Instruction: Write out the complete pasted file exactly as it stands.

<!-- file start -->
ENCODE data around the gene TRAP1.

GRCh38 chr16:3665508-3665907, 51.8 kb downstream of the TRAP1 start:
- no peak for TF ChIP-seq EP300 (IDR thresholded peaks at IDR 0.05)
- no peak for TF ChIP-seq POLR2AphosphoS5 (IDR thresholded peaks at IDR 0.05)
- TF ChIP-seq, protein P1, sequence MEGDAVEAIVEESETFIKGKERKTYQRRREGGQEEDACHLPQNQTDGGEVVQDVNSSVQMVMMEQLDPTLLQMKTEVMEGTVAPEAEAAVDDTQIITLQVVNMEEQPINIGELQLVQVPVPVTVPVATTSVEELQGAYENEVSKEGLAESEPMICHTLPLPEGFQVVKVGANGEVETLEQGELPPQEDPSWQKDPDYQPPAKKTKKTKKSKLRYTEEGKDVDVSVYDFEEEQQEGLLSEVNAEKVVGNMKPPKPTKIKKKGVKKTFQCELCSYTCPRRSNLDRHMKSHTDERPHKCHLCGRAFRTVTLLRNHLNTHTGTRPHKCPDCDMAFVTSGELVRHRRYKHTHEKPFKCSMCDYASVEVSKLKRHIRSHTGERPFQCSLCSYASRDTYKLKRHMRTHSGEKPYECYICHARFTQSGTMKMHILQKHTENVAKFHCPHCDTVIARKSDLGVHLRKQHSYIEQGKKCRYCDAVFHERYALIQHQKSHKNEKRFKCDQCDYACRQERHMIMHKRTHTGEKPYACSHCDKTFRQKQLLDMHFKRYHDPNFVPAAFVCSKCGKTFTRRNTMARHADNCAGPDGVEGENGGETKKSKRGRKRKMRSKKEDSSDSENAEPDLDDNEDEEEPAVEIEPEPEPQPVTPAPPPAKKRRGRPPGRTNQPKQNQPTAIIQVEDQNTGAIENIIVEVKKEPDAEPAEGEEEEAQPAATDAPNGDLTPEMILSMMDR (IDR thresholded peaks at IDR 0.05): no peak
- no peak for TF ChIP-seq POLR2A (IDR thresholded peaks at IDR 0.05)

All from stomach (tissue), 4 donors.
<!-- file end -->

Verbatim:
ENCODE data around the gene TRAP1.

GRCh38 chr16:3665508-3665907, 51.8 kb downstream of the TRAP1 start:
- no peak for TF ChIP-seq EP300 (IDR thresholded peaks at IDR 0.05)
- no peak for TF ChIP-seq POLR2AphosphoS5 (IDR thresholded peaks at IDR 0.05)
- TF ChIP-seq, protein P1, sequence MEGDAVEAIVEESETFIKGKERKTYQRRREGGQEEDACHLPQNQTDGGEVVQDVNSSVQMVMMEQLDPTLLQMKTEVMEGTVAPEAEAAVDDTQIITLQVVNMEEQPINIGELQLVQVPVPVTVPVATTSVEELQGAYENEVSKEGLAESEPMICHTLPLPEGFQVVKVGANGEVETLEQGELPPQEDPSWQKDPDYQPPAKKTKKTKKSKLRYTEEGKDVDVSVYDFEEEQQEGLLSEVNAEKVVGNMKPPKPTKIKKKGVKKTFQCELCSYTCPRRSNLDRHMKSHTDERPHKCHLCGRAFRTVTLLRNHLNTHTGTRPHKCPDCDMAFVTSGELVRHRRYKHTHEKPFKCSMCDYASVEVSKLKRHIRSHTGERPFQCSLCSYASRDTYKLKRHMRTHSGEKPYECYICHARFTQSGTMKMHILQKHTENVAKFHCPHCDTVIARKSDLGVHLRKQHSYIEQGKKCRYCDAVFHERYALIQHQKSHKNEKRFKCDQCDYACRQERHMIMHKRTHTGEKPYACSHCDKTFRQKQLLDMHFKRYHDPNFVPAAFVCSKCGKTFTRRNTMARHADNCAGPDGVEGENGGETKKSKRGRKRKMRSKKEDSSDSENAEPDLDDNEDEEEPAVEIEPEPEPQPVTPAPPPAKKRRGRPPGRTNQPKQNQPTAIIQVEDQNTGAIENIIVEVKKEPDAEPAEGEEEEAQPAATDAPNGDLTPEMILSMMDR (IDR thresholded peaks at IDR 0.05): no peak
- no peak for TF ChIP-seq POLR2A (IDR thresholded peaks at IDR 0.05)

All from stomach (tissue), 4 donors.